In this quick tutorial you'll learn how to draw a Razorbill in 6 easy steps - great for kids and novice artists.
The images above represent how your finished drawing is going to look and the steps involved.
Below are the individual steps - you can click on each one for a High Resolution printable PDF version.
At the bottom you can read some interesting facts about the Razorbill.
Make sure you also check out any of the hundreds of drawing tutorials grouped by category.
How to Draw a Razorbill - Step-by-Step Tutorial
Step 1: The first step in drawing the razorbill is to draw the head and beak.
Step 2: Next, draw the face and eye. The eye is an oval right behind the mouth line with a colored beak.
Step 3: Then, draw the body. The body is tall and thin with a round belly.
Step 4: The next step is to draw the wings. The lines start under the chin and goes done the left side of the body. Don’t forget to add the feather detail.
Step 5: Next, draw the feet. The razorbill is a water bird so they have webbed feet.
Step 6: The last step is to draw the tail feathers. The feathers are short and square.
Interesting Facts about the Razorbill
Medium-sized waterbirds Razorbill’s are gull-like birds with black heads, backs and feet with white underbellies. They have large bills with blunt ends perfectly suited to catching fish on the open ocean. They are commonly seen in huge nesting colonies in seaward facing cliffs. Spending almost all of their lives at sea, they have an average life span of 13 years.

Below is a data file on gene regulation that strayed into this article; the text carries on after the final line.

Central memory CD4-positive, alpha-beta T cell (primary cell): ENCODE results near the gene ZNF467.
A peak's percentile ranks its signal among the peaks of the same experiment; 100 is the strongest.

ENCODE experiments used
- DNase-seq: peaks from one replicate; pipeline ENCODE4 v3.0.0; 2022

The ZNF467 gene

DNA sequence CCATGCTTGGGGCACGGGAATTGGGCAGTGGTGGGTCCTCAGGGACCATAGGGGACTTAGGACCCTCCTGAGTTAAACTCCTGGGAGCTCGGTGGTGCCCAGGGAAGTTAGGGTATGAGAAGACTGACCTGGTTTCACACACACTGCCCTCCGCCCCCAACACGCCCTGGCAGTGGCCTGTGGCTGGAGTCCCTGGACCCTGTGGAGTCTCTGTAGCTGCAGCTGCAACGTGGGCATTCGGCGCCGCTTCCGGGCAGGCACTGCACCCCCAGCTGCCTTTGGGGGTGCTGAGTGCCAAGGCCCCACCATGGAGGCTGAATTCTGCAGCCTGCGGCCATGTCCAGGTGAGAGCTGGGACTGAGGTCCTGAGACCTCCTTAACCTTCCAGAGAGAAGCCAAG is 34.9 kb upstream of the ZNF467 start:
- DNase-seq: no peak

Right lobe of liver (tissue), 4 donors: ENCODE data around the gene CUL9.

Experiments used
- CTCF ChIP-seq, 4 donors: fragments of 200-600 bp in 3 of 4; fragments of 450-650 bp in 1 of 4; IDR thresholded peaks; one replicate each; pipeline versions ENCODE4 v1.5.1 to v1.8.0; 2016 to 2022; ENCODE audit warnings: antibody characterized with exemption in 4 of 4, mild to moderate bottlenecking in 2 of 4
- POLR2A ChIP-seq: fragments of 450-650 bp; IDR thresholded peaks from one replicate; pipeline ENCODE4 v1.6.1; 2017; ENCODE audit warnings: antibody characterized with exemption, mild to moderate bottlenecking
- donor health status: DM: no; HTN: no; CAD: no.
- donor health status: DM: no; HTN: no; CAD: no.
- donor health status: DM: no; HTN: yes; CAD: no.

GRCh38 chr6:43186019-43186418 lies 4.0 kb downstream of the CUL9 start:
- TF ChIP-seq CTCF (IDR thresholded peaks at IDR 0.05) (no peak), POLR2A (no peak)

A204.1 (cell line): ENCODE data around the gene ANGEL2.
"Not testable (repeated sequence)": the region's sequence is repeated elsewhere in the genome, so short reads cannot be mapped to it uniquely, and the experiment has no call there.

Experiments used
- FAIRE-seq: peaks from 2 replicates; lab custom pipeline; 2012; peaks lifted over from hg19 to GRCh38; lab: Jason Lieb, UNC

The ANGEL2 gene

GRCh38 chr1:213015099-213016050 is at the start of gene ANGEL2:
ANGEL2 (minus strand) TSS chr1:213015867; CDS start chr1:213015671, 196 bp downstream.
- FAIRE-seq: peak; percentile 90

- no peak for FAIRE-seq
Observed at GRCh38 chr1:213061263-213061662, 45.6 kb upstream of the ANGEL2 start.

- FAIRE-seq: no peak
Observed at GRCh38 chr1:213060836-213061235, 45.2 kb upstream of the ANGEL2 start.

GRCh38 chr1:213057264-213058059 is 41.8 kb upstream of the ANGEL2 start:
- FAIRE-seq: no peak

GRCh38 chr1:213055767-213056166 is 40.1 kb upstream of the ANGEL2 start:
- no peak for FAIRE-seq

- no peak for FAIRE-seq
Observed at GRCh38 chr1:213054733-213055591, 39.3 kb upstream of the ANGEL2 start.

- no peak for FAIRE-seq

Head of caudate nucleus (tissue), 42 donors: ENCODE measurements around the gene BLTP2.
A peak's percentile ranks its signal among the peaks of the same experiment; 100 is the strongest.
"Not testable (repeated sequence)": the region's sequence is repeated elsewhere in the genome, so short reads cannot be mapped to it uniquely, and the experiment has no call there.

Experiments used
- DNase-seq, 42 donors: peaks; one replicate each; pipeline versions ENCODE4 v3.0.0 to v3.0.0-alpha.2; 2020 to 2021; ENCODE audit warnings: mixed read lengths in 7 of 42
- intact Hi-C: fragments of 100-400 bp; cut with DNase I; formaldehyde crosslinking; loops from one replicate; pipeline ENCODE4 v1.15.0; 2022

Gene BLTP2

Did you know?
- The longest recorded lifespan of a Razorbill is a bird tagged in 1967 who lived for 41 years.
- Razorbills have female-enforced monogamous relationships, with pair mating for life.
- The only time that Razorbills come in to land is to breed at massive colonies.
- Mated pair court each other several times during breeding season to strengthen their bonds.
- Less than a 1,000,000 breeding pairs of Razorbills exist in the world making them the rarest auks in the world.
Lesson plan note: ?Razorbill’s form massive colonies that can be hard to imagine without seeing one. Print up paper cut outs for every student in the class, then have them color and cut out their own Razorbill. After that have students put their Razorbill into their own cubby hole to recreate a breeding colony.